Standing Female Nude was published on the 23rd of September 1985 by Anvil Press Poetry. It contains mostly dramatic monologues from the perspective of victims of the misuse of power. “Lizzie, Six” expresses the trauma of sexual abuse and “Girl Talking” tackles the difficulties a Muslim woman faces when she becomes pregnant out of wedlock. In “Standing Female Nude” the speaker is a French prostitute modeling for an artist. She watches the artist “possess” her “on canvas as he dips the brush repeatedly into the paint” (18-19) even though she thinks the finished painting does not look like her (28). This volume was also the first of Duffy’s work to include poems about lesbian love-making as in “Oppenheim’s Cup and Saucer.” Standing Female Nude received criticism for its conservatism in stylistics (Michelis and Rowland 13). Duffy presents single, coherent subjects in her dramatic monologues in the same way Robert Browning does rather than interrupting the stability of voice and subjectivity in the tradition of T.S. Eliot (Michelis and Rowland 11). Since becoming Poet Laureate, Duffy has stressed the importance of keeping poetry accessible to the general population (“UK Government: Carol Ann Duffy Appointed New Poet Laureate” 1) and this principle may have also influenced her dramatic monologues in the 1980s. Despite the criticism, Duffy won the Scottish Art Council Book Award for Standing Female Nude in 1985.

In 1986, Duffy produced two more plays: Loss, a radio play that aired on the BBC in July 1986 and Little Women, Big Boys performed at the Almeida Theatre in London. She did not publish another poetry volume until October 29th, 1987 when Selling Manhattan came out. Duffy’s second volume continues to experiment with dramatic monologues from the perspectives of women in complicated situations (Michelis and Rowland 13). In “Recognition” a housewife regrets having her three children when she realizes she does not “even know them” (4). Selling Manhattan also contains poems even more explicitly lesbian than Standing Female Nude (Brown et al). In “Warming Her Pearls” a maidservant desires her mistress:

She fans herself
whilst I work willingly, my slow heat entering
each pearl. Slack on my neck, her rope (6-8).

Selling Manhattan continued to receive the same criticism for stylistic conservatism that Standing Female Nude received, though Michelis and Rowland argue that in some poems Duffy breaks from the subject’s voice to reveal the third-person voice of the poet-figure (13).

Portuguese pearls.  Photo by Mauro Cateb. May 2 2011. Wikimedia Commons.

Portuguese pearls. Photo by Mauro Cateb. May 2 2011. Wikimedia Commons.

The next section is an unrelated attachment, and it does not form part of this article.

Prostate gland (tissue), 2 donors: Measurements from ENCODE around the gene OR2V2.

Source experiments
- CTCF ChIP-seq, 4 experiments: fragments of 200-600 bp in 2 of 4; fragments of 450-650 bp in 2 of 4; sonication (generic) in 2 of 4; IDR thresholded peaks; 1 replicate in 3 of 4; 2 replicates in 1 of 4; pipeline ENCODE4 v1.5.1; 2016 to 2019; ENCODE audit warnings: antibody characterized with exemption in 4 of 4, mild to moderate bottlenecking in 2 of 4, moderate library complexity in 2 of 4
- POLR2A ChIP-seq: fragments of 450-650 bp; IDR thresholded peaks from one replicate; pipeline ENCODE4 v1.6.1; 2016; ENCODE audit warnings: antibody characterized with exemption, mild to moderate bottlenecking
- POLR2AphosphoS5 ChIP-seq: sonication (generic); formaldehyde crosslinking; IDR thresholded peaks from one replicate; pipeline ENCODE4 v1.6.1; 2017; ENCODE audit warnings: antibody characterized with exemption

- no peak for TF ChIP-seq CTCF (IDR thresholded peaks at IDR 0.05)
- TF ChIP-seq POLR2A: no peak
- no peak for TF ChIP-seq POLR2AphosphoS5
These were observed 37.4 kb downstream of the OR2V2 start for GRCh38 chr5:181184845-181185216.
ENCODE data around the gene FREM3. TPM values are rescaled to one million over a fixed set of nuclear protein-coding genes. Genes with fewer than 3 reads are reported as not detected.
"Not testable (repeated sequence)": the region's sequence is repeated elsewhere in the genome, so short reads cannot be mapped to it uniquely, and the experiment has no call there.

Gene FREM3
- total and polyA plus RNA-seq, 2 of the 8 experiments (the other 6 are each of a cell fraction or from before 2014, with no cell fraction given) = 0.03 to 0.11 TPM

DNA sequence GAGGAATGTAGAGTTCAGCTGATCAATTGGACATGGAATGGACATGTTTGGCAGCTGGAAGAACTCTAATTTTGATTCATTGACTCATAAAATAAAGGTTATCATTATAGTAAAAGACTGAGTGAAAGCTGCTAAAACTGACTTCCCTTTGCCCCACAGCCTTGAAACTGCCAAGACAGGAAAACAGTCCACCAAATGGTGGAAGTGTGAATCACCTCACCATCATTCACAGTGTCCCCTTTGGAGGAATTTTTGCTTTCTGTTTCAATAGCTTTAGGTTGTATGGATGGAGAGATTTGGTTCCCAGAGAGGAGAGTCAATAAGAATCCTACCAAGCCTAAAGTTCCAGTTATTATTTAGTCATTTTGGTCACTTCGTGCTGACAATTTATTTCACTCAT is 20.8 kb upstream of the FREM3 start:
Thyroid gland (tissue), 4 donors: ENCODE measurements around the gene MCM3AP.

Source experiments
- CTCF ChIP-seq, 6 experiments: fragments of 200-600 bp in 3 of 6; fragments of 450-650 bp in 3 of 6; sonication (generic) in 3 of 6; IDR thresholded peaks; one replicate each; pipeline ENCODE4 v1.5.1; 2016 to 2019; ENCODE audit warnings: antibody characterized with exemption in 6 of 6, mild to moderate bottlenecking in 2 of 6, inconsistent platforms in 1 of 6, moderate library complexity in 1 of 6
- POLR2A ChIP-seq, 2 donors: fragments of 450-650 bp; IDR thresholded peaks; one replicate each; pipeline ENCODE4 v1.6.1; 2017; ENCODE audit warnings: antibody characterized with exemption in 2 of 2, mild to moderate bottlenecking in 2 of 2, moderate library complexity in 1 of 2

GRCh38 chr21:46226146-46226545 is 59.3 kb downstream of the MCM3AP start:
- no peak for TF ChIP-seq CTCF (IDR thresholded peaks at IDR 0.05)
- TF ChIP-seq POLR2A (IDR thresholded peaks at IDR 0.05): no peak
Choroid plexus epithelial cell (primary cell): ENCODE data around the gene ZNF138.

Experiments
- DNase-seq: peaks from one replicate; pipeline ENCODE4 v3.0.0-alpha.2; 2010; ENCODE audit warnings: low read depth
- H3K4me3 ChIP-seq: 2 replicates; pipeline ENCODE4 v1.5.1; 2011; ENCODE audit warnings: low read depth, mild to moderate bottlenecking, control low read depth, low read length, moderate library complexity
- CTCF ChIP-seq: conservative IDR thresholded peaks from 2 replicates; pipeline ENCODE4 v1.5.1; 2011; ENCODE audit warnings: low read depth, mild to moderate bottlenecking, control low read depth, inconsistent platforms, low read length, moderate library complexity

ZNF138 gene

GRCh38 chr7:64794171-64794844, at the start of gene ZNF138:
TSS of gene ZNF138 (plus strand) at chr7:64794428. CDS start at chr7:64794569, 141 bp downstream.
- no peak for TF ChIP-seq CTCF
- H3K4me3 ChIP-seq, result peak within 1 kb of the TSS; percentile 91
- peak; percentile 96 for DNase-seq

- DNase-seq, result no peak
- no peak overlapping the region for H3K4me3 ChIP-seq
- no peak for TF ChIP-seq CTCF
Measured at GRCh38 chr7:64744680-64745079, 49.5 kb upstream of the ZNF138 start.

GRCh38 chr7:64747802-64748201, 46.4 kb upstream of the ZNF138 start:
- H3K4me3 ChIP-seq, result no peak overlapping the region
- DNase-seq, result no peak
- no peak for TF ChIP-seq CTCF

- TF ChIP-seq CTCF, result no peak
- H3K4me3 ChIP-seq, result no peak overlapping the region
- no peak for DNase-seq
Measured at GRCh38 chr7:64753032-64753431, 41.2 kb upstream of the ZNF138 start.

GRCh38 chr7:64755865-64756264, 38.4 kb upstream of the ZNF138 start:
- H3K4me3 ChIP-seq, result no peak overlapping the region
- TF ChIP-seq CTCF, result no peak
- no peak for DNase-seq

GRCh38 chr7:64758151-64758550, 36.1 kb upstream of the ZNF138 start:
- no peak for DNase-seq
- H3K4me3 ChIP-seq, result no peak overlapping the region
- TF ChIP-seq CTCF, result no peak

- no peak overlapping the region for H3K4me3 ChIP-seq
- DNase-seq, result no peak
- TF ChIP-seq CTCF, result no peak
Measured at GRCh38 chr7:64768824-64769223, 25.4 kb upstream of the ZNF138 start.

Duffy’s early career allows us to consider her more as a woman poet than as a Scottish poet (she would focus on her country during the 1990s). Most of Duffy’s early works address women, feminism, lesbianism, and love. Like many Scottish women poets before her, she favors the dramatic monologue as a genre that allows for a variety of subject positions. And yet, Duffy insists that she does not want to be known as a feminist lesbian poet or even as a woman poet (Gifford and McMillan 552). Duffy advocates recognizing nationality, gender, and sexual orientation as matters of fact that should not over-determine  writers’ poetry or their legacies (Gifford and McMillan). When reading Duffy, we should be alert to her Scottish, feminist, or lesbian influences, but we should also situate her poetry in the broader context of global poetic traditions that have influenced both male and female writers.

Works Cited
Brown, Susan, Patricia Clements, and Isobel Grundy. “Carol Ann Duffy.” Orlando:
Women’s Writing in the British Isles. Cambridge University Press, 2006-2013.
Web. 29 March 2013.

“Carol Ann Duffy: The New Poet Laureate.” Dhaka Courier 8 June 2009. LexisNexis
Academic. Web. 29 March 2013.

Duffy, Carol Ann. Mean Time. London: Anvil Press Poetry, 1993. Print.
—. Selling Manhattan. London: Anvil Press Poetry, 1987. Print.
—. Standing Female Nude. London: Anvil Press Poetry, 1985. Print.

Gifford, Douglas and Dorothy McMillan. A History of Scottish Women’s Writing.
Edinburgh: Edinburgh University Press, 1997. Print.

Michelis, Angelica and Antony Rowland. The Poetry of Carol Ann Duffy: “Choosing
Tough Words.” Manchester: Manchester University Press, 2003. Print.

Straus, Peter.  “Carol Ann Duffy.” Scottish Poetry Library, 2013. Web. 29 March 2013.

“UK Government: Carol Ann Duffy Appointed New Poet Laureate.” M2 PressWIRE 1
May 2009. LexisNexis Academic. Web. 29 March 2013.

Written by Raya M.